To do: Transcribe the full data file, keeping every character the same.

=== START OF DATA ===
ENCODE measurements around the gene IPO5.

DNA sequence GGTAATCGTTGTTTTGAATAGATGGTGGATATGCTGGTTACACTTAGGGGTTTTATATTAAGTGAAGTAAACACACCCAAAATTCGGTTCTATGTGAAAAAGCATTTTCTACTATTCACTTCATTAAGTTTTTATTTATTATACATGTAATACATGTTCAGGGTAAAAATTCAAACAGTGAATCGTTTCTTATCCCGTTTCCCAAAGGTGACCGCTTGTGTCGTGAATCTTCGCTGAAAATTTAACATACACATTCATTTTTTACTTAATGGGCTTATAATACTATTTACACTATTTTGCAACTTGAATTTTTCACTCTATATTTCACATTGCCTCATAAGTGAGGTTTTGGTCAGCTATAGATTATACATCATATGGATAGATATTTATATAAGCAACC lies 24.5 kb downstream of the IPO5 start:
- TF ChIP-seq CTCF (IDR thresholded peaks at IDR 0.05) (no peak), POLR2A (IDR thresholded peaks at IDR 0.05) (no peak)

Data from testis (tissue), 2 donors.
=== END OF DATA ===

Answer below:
ENCODE measurements around the gene IPO5.

DNA sequence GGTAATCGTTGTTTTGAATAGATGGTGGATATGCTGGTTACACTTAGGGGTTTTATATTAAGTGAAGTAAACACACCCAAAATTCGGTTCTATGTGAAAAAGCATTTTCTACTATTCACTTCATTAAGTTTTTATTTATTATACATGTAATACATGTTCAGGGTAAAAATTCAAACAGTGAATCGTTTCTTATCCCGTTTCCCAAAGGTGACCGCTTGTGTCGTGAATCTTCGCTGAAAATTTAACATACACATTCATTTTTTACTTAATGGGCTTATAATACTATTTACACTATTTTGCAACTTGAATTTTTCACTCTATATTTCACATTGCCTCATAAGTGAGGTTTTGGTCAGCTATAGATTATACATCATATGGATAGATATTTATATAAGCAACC lies 24.5 kb downstream of the IPO5 start:
- TF ChIP-seq CTCF (IDR thresholded peaks at IDR 0.05) (no peak), POLR2A (IDR thresholded peaks at IDR 0.05) (no peak)

Data from testis (tissue), 2 donors.